How much vitamin E do I need to slow aging?

Dr. Michael Roizen, MD
Internal Medicine
Vitamin E is found in fatty vegetables such as avocados, and in some vegetable oils. It is also found in nuts, leafy green vegetables, and some grains. It is virtually impossible to get the necessary antiaging dose of vitamin E from food alone. The recommended daily allowance (RDA) is only 12 to 15 international units (IU) a day. This is the amount you need to survive without showing signs of deficiency disease. However, the RealAge Optimum (RAO) -- the dose you need to stay young -- is 400 IU. Because most multivitamins follow RDA recommendations and contain only 15 to 30 IU, do not rely on multivitamins for the optimum amount of vitamin E: The level of vitamin E in most multivitamins is often 370 IU short of the optimum for antiaging.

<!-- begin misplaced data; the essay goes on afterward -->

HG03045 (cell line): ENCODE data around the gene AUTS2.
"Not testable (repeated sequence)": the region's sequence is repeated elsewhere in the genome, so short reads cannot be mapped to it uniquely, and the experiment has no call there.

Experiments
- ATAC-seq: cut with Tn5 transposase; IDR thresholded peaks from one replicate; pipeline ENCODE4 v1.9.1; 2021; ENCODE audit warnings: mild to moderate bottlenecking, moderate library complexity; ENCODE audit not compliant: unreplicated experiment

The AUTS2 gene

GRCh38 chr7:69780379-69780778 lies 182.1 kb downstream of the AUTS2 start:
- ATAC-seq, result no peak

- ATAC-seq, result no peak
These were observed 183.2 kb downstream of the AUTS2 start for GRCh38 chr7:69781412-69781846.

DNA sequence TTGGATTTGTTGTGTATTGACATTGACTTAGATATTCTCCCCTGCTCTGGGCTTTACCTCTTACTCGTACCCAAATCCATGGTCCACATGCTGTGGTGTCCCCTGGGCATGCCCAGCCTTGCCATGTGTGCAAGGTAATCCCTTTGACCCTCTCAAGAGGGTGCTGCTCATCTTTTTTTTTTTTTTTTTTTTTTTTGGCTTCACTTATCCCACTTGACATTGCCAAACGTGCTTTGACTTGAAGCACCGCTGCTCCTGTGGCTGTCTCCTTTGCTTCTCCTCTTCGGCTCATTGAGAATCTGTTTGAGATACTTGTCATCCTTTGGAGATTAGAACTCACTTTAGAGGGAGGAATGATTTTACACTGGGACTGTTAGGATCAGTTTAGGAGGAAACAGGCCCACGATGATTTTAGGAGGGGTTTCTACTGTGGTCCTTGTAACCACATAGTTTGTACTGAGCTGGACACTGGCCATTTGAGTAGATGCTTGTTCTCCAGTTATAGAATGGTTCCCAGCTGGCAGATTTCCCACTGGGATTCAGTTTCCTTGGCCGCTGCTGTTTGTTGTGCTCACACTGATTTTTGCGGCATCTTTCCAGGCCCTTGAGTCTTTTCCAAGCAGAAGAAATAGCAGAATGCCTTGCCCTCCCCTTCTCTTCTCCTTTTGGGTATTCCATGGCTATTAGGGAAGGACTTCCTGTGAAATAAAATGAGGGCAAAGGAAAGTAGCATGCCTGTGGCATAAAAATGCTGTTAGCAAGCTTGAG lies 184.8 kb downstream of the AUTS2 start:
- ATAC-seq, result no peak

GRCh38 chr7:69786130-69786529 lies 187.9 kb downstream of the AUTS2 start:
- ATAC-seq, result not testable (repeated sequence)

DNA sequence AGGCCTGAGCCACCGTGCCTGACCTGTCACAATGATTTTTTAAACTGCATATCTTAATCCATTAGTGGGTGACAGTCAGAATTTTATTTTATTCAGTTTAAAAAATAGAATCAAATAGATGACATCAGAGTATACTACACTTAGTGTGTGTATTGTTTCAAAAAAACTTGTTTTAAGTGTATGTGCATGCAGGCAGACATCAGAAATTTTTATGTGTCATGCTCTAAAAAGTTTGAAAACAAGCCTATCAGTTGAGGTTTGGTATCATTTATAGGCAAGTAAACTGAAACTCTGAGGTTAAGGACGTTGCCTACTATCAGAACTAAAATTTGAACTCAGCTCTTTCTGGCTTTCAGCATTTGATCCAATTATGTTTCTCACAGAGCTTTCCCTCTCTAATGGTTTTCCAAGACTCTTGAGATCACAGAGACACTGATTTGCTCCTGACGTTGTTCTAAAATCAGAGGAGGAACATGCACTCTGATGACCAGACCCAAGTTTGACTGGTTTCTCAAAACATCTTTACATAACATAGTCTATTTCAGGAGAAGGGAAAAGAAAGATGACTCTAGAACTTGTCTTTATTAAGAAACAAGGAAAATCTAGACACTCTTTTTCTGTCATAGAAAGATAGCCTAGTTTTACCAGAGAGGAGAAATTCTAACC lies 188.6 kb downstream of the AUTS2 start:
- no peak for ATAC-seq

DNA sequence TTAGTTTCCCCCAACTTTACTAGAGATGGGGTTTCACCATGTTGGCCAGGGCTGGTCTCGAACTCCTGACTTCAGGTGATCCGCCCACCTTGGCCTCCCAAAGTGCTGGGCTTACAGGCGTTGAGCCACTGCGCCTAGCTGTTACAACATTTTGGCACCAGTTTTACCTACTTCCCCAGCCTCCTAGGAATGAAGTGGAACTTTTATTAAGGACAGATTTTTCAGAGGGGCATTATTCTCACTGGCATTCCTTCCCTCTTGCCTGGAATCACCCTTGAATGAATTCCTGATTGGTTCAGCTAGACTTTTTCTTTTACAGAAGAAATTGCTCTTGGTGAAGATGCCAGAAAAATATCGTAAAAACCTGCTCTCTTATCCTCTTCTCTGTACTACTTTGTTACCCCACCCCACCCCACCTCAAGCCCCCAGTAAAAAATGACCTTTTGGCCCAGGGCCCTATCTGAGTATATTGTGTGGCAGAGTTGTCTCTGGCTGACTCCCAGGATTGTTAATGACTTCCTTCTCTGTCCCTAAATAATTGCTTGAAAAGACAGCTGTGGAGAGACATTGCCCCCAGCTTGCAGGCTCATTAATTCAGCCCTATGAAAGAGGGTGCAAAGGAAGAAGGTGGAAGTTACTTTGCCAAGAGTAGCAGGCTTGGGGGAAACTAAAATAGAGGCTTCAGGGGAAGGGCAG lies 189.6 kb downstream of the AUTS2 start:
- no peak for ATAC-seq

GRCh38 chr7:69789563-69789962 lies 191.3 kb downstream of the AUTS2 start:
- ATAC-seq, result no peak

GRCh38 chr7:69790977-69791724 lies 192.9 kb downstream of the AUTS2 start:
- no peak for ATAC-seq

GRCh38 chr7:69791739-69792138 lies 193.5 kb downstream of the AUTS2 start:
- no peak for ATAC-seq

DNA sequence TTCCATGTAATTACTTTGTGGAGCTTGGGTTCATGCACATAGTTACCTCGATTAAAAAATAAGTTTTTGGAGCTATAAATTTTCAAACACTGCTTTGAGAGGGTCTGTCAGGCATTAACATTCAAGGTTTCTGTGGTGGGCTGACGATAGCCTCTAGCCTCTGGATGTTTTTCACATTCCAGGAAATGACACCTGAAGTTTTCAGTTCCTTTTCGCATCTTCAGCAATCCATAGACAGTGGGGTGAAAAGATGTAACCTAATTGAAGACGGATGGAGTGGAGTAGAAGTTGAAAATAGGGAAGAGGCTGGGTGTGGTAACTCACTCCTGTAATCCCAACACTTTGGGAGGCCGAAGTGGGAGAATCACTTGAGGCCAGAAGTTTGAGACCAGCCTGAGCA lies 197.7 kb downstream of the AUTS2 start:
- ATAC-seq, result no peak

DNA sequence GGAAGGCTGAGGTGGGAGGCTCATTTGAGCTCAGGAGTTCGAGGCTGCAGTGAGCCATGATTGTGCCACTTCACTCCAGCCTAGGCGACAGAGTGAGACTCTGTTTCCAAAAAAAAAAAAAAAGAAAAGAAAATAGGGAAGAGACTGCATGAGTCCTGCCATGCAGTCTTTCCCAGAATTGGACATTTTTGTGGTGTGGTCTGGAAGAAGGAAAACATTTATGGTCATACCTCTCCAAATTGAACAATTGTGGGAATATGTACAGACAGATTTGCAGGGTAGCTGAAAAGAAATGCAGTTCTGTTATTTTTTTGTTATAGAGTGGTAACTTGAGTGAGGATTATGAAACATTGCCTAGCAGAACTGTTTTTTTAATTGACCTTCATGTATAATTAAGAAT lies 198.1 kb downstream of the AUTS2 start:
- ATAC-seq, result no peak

How often do you need to take vitamin E? Since it's fat-soluble, it stays in your body for quite a while. One tablet a day is just the right dose. There is little risk of a vitamin E overdose unless you ingest more than 1,200 IU a day, and vitamin E is probably safe up to 3,000 IU a day. If you have high blood pressure, some physicians believe you should get the high blood pressure treated before you start slowly vitamin E. Then those physicians advocate you start slowly with 200 IU of vitamin E a day. After a week or so, increase the dose to 400 IU.

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Important: This content reflects information from various individuals and organizations and may offer alternative or opposing points of view. It should not be used for medical advice, diagnosis or treatment. As always, you should consult with your healthcare provider about your specific health needs.